Lamar University Press (Beaumont, Tex.), Vol. 57, No. 22, Ed. 1 Wednesday, November 19, 1980 Page: 1 of 8
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•Ballet displays many
talents, page 3
•Cowboys ride in 35-3 win
, over Cardinals, page 7
Serving the Lamar community for 57 years
Wednesday, November 19,1980
Vol. 57, No. 22
Soccer battle—A member of the Lamar soccer team (left) and a
member of the Texas A&M soccer team battle in Saturday’s
contest held at Lamar. Lamar lost 6-1. The two teams will meet
again Saturday at Texas A&M, College Station.
Photo by FERNANDO PRADO
Iran says terms final
for release of hostages
United Press International
Iran’s parliament speaker says Iranian
conditions for freeing the 52 American hos-
tages from 381 days of captivity are final
and the United States should “submit” to
At the same time four, Iranian envoys,
including the parliament speaker,
Hojatolleslam Hashemi Rafsanjani, left on
a trip to 15 nations in a flurry of diplomatic
activity that could end Iran’s isolation.
U.N. peace envoy Olof Palme of Sweden
arrived in Switzerland Monday on his way
to Iran today and Iraq later in an attempt
to set up a framework for peace
negotiations in the 58-day Gulf war. But
Palme said he did not expect to discuss the
The international isolation of Iran began
Nov. 4,1979, when militant students seized
the U.S. Embassy in Tehran and took the
hostages, but the Persian Gulf War ap-
parently has forced Tehran to look abroad
for support and sympathy.
Despite Rafsanjaiti’s tough words
asking the United States to give in to Iran’s
demands, his itinerary included a stop in
Algeria, Iran's go-between with the United
States on the hostage question.
Deputy Secretary of State Warren
Christopher traveled to Algiers last week
to pass on the U.S. response to Iran’s four
conditions for the release of the 52
Reports said the United States could
readily guarantee one of the demands — a
pledge of non-interference in Iranian af-
fairs, whereas the other three conditions
involved legal and financial com-
The demands at issue are a move to
return the wealth of late Shah Mohammed
Reza Pahlavi, to drop financial claims
against Iran and to free Iranian assets
frozen in the United States.
Rafsanjani and Prime Minister Moham-
mad Ali Rajai said Iran’s government is
“still studying” the U.S. note sent last
week. The parliament, which set the con-
ditions, is in a one-week recess with no
plans to discuss the hostages again.
Rafsanjani said “the U.S. can no longer
continue its old games,” the official Pars
news agency said. “Altogether the issue
has been studied most seriously and we
are at the stage when Iran has already an-
nounced its final position.”
The United States “should accept the
fact that it can no longer use the hostages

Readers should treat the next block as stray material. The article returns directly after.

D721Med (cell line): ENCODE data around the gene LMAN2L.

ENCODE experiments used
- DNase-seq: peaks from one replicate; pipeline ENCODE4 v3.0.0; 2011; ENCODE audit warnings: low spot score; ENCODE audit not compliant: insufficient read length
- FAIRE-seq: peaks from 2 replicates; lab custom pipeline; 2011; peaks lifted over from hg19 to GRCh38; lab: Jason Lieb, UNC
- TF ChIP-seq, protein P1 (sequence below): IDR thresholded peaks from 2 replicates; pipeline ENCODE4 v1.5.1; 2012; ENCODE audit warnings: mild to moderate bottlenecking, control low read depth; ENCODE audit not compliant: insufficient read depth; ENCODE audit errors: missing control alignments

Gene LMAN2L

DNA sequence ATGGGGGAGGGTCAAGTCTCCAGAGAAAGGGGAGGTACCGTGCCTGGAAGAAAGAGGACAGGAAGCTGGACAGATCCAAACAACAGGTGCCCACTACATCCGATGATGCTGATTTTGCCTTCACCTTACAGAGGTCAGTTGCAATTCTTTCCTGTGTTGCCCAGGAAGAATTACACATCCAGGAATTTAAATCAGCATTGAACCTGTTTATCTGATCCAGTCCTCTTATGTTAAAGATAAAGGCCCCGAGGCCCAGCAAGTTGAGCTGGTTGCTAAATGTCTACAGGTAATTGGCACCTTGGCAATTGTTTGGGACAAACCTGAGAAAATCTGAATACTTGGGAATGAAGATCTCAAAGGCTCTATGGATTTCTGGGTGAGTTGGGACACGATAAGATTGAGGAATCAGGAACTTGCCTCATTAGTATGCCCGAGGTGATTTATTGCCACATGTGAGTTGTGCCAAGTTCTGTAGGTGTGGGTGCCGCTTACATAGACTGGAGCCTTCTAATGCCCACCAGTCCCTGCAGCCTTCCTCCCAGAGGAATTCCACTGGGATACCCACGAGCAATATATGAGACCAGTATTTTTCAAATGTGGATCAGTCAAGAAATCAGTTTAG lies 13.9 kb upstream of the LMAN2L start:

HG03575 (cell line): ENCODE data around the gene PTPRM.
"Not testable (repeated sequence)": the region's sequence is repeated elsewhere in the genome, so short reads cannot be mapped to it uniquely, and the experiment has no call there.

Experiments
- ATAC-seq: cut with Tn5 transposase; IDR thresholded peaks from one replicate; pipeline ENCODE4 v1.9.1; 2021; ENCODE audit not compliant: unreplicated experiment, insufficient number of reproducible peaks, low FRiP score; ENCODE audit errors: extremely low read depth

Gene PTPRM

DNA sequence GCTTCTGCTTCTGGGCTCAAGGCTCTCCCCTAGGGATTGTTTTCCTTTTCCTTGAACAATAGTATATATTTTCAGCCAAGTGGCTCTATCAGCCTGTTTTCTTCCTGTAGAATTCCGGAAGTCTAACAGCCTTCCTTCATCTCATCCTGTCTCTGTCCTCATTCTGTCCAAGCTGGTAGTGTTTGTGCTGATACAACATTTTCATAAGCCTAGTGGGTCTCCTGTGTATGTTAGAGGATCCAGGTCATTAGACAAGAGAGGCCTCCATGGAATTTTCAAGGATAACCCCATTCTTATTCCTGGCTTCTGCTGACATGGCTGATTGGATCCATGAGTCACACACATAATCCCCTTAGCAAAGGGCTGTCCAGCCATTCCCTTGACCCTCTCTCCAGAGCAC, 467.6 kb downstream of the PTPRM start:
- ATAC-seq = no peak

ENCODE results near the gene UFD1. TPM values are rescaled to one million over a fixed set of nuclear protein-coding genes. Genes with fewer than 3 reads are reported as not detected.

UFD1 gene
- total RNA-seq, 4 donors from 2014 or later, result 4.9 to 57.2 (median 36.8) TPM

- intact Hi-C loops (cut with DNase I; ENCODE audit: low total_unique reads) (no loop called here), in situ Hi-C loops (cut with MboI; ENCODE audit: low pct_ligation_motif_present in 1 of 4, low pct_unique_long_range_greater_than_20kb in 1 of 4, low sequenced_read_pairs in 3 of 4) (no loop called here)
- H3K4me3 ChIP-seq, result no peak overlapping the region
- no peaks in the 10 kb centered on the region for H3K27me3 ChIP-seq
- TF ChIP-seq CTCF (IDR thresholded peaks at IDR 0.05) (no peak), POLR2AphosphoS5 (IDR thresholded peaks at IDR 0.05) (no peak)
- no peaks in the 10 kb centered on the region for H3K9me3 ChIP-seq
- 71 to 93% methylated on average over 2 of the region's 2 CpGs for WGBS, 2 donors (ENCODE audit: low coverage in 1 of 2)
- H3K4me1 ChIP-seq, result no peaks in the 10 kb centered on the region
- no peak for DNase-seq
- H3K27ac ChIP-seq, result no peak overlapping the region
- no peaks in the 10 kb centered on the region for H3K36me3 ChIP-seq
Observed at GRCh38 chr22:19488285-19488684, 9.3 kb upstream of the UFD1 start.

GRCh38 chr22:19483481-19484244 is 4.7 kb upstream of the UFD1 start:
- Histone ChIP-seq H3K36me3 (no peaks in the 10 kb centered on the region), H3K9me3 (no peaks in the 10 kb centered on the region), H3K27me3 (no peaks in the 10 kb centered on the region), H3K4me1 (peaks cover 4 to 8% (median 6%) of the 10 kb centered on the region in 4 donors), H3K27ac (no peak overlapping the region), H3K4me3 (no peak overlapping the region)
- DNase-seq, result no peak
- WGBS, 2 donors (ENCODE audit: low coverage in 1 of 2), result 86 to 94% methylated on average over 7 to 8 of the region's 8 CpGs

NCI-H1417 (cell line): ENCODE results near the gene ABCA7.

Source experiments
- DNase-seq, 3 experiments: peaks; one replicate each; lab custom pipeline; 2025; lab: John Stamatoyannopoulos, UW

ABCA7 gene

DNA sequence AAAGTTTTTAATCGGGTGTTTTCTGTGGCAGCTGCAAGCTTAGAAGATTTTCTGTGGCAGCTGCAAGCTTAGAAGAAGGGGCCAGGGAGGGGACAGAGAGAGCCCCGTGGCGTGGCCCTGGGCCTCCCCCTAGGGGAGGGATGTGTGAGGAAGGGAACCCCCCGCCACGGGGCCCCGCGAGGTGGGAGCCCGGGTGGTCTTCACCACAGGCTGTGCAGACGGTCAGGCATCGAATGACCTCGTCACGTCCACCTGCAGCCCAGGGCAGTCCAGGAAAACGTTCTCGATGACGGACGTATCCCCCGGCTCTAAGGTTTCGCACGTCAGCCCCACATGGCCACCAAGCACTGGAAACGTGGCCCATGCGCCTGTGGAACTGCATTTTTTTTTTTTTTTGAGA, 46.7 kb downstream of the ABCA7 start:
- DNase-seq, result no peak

issue as a pretext for continuing its vile im-
perialist plan,” he said. “It should submit
to the conditions.”
Besides Algeria, Rafsanjani also was
scheduled to visit Libya and Syria, which
reportedly have been supplying Iran with
vital materiel for its war with Iraq. He was
quoted by Pars as saying he would coor-
dinate policy with “brothers who have
proven their friendship for us.”
Three other deputies in the Majlis, which
began a week-long recess Saturday, left
for separate visits to France, West and
East Germany, Britain, Yugoslavia, Italy,
Pakistan, Bangladesh, India, Malaysia
An official in Rajai’s office said “we
have not taken delivery of the hostages
yet,” despite a demand three weeks ago by
parliament the Moslem militants hand
over the hostages to the government.
In Saturn photos
Sixth set of rings revealed
PASADENA, Calif. (UPI) — Voyager l’s
stop-action snapshots of Saturn faintly
show a new sixth set of rings, but the
planet’s huge satellite Titan has been
deposed from its status as the largest
moon in the solar system.
At a final briefing Monday, scientists at
the Jet Propulsion Laboratory disclosed
their discovery of the long-suspected sixth
plane of rings 56,000 miles out from Saturn.
The new ring — dubbed the G-ring — is so
faint, even Voyager’s sensitive cameras
could barely discern them.
Also photographed, but again very fain-
tly, was the D-ring. Its image will require
special computer processing, said Dr.
Bradford Smith, head of the imaging
The rings of Saturn, composed of billions
of various-sized particles, are a dynamic
source of radio energy, emitting radio
signals in the range of millions of watts.
The mechanism is similar to that created
by a thunderstorm on Earth, Dr. James
Warwick of the radio astronomy team ex-
Titan, one of the main targets of the
Voyager explorations and the only moon in
the solar system with a substantial at-
mosphere, was dethroned by the Voyager
instruments to the second largest moon.
It was thought to be the solar system’s
largest, but Voyager found it to be slightly
smaller than Ganymede, the large moon of
Jupiter. Ganymede is about 3,200 miles in
diameter, and Titan is little more than
As scientists analyze the data from
Voyager, they learn more about the at-
mosphere of both Saturn and its moon
Dr, Rudolph Hanel, a member of the in-
frared radiometry team, said the ratio of
hydrogen and helium in Saturn’s at-
mosphere is similar to the ratio of the sun.
But unlike the sun, Saturn does not have
the mass necessary to begin the nuclear